A survey last month of the top 100 firms by a leading accountancy IT provider, shows that many accountants believe that the proposed audit reforms by the Financial Reporting Council (FRC) will lead to less protection for investors and the public.
The FRC is planning to encourage companies to put their audit services out to tender every ten years, which is in line with recent EU proposals for audit services to be rotated every six years, although the FRC believes this to be too short a period,
But although the survey found that many accountants understood this and the objective to increase competition among firms, more than half felt that the measures would lead to less thorough audits, loss of objectivity and ultimately less scrutiny.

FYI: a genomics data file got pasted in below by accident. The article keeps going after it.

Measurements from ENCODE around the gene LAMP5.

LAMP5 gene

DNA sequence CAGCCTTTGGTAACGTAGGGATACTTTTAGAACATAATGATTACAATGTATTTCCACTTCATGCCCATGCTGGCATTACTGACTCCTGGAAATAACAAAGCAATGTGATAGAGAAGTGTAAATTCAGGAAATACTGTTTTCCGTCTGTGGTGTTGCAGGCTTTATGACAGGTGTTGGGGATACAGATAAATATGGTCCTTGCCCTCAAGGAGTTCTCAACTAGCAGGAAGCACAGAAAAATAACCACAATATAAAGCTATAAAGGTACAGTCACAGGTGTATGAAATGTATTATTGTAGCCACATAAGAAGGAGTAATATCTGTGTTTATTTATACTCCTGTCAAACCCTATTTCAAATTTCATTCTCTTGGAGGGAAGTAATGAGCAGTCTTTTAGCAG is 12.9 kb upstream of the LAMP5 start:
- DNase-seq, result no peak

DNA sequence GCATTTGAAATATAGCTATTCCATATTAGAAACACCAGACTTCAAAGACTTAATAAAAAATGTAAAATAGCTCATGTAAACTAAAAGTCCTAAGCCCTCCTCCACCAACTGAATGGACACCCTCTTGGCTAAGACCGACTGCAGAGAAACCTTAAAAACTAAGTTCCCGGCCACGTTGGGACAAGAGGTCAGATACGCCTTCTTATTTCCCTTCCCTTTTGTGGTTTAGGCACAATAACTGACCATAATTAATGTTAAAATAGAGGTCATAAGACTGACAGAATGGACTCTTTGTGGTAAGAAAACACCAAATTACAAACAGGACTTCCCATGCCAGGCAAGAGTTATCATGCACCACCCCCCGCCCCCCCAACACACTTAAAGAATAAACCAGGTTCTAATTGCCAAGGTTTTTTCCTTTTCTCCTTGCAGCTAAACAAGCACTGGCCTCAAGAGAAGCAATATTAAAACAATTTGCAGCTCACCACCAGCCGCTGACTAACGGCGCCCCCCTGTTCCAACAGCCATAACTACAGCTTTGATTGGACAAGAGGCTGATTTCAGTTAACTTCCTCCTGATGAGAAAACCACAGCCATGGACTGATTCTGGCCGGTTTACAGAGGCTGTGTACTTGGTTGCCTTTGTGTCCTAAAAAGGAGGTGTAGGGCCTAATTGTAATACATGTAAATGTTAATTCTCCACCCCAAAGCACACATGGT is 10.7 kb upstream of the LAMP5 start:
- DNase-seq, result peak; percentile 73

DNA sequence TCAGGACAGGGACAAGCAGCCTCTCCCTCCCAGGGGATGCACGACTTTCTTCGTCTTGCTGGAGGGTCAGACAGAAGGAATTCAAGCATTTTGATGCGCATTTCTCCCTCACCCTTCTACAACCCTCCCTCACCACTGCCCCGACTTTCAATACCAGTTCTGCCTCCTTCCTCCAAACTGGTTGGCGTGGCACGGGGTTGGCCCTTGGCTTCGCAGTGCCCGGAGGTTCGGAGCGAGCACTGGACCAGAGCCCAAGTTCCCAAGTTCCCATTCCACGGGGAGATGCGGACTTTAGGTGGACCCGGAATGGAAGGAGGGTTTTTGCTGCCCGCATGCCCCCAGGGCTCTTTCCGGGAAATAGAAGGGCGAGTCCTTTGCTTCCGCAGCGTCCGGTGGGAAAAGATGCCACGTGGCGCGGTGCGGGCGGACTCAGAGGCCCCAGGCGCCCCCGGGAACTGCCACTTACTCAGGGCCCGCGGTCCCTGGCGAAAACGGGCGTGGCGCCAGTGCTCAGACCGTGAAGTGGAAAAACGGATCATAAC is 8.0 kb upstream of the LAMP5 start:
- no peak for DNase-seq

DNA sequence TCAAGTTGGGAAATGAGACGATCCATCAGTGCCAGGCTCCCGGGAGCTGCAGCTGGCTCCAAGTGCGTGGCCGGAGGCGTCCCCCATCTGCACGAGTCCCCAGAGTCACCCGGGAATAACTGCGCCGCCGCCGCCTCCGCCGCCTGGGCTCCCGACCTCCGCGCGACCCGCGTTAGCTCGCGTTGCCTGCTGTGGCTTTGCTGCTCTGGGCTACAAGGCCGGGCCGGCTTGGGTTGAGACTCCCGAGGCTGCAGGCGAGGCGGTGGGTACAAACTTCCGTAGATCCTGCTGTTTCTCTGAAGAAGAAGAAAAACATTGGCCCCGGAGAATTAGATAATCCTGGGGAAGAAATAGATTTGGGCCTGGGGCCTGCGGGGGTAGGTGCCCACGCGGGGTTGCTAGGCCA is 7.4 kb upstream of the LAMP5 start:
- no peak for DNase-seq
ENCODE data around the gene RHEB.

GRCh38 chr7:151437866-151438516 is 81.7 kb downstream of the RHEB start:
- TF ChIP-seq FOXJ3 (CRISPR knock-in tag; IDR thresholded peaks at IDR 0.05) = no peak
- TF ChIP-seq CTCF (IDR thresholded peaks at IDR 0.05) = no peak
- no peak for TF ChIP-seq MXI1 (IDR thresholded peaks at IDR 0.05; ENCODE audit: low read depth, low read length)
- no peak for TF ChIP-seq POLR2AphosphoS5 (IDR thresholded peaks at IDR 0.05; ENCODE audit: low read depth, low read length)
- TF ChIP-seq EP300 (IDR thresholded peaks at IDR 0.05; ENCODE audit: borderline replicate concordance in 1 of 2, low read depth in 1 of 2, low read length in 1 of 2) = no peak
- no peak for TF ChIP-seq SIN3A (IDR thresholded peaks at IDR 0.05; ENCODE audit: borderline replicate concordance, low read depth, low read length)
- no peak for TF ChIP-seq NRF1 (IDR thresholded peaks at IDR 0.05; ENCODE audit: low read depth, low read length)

However, the reforms are partly being proposed to prevent auditors from getting too close to their clients. They follow the widespread failure of auditors to question the prudence of their client decisions prior to the credit crisis.
The FRC has said that tenders would need to be staggered to ensure that the market can cope with the reform. Audit contracts for 40 FTSE 100 companies would not go up for tender until 2018, or later, for example. The FRC has also limited the rule change to large companies within the FTSE 350 index.
A spokesperson behind the survey said: “Our survey particularly highlighted the worry that any new auditor would have considerably less experience and knowledge about the company it is auditing.
“In such cases it could take several years to replicate the understanding that was in place prior to the rotation. This could well lead to investors and the public being less protected.”
As an accountant, Nigel Fry, specialises within the audit and accounting sector.